Follow Up, Follow Up, Follow Up

If you asked me what the most important step is to selling to gift shops, I would tell you follow up!  Simple as that sounds, I found (now that I am a store manager again) that the follow up system you use can make or break a potential sale.

Most buyers are very busy people who spend their time juggling customers, vendors, sales reps, employees and inventory management!  It is a miracle they have time to order or re-order products. My best advice to any producer, manufacturer or sales rep is to NEVER EXPECT A STORE BUYER TO FOLLOW UP WITH YOU.  If you want your products in a certain store, make it your responsibility to follow up promptly with the buyer.

Follow up with EVERY communications you may have on every level, whether it be for more information, for current price sheets, for orders (believe it or not, some producers don’t even follow up when stores tell them they are ready to order!), for any problems with shipments or payment, for re-orders ….. and anything in between!!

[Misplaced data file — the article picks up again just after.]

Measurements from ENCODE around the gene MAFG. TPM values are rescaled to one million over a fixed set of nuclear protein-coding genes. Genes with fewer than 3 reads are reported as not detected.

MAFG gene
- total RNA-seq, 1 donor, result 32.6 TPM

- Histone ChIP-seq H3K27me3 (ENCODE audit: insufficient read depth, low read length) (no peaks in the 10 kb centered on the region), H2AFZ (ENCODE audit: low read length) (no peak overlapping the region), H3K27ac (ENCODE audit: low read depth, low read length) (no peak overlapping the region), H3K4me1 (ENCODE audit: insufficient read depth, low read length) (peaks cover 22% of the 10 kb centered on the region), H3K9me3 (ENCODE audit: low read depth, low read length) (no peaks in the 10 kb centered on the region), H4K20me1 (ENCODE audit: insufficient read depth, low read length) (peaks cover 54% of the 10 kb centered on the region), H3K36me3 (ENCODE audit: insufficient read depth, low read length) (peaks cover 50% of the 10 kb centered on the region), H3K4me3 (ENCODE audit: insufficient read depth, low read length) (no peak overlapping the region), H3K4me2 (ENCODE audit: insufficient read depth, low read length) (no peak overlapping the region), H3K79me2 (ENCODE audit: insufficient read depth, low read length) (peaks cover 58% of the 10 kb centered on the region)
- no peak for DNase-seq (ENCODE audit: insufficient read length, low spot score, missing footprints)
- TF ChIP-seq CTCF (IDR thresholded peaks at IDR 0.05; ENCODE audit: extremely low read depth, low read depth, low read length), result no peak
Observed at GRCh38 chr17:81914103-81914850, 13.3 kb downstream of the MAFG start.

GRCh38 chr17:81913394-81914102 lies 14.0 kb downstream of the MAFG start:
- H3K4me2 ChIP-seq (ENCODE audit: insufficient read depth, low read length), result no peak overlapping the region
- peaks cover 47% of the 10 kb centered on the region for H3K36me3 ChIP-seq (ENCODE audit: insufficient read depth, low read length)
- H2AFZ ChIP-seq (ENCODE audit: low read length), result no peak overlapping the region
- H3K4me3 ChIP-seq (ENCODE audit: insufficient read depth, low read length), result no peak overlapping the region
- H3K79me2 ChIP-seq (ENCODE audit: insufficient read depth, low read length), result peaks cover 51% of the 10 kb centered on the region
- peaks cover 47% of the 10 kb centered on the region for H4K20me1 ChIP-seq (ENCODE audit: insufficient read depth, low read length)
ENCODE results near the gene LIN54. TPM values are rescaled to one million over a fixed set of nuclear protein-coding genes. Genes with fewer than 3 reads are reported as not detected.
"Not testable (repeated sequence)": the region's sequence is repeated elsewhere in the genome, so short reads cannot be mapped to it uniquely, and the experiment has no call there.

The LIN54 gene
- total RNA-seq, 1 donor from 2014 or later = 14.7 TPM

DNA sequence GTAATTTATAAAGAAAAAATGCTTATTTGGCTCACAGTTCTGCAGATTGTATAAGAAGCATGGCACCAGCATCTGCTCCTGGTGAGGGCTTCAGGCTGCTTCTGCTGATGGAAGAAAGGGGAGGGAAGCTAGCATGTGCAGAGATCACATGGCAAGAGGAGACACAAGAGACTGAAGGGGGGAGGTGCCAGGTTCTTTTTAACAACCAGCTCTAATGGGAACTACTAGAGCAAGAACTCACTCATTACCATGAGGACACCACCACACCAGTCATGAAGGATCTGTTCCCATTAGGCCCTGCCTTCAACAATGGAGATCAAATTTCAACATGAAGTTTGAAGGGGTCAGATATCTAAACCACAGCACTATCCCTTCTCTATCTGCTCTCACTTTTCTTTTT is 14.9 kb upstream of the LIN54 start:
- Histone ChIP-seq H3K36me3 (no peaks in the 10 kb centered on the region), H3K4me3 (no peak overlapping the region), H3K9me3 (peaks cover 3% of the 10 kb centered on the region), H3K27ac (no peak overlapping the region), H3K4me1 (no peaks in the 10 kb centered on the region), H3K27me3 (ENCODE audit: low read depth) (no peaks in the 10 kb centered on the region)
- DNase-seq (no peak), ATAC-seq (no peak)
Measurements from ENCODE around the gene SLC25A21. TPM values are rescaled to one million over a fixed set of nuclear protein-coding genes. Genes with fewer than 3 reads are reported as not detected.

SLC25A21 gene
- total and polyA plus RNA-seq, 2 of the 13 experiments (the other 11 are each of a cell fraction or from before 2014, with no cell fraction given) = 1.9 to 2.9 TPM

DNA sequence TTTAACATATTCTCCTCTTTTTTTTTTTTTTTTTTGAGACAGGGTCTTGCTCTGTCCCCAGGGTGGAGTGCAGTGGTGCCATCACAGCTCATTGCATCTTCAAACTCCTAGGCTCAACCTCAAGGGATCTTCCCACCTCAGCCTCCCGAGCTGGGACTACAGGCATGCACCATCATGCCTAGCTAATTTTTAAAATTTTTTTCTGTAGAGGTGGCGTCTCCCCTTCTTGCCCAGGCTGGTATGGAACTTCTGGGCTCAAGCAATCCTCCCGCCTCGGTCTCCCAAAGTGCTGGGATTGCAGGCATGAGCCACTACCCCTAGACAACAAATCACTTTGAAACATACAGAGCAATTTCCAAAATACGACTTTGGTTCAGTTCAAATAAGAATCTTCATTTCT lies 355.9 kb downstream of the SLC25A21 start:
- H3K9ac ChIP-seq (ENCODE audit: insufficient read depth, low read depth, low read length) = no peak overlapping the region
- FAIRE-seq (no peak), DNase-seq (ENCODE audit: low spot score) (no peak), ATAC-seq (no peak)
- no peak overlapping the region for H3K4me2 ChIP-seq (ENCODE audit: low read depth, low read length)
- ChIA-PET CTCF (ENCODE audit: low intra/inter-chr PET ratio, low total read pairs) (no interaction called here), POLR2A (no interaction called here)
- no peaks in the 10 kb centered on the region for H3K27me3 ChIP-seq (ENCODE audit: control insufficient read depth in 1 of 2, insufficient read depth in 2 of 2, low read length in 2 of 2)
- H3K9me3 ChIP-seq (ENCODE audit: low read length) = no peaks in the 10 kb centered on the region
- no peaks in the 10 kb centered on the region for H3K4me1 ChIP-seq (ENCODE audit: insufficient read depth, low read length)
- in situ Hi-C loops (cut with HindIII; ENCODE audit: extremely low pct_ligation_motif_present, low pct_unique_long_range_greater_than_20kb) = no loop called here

Listed are some good rules of thumb for following up with customer communications of any kind (I have a detailed section on this very issue in my e-book, The Complete Guide to Selling to Gift Shops):

  • Return phone calls the day received, or no later than the next morning.  Acknowledge the request or concern with an immediate callback even if the solution is not immediately available. And let them know your best estimate of when the issue will be answered or resolved.
  • Answer emails daily, and within 24 hours of receiving them. Email can turn into a time waster, so schedule breaks once or twice a day to manage your emails.
  • Process and ship orders within 7 working days, two days is better.
  • Mail out information requests the next day (or the next day you are in your office) … your customer will be just as prompt about ordering, as you are about meeting their information needs!
  • After mailing information requests, follow up ASAP… a couple days after you think they got the packet, or no later than the Monday following. If you take too long, they may find a competitor, lose interest, or even forget about your line.
  • Remember, the longer it takes you to respond to a customer – for any reason – the less important they feel.

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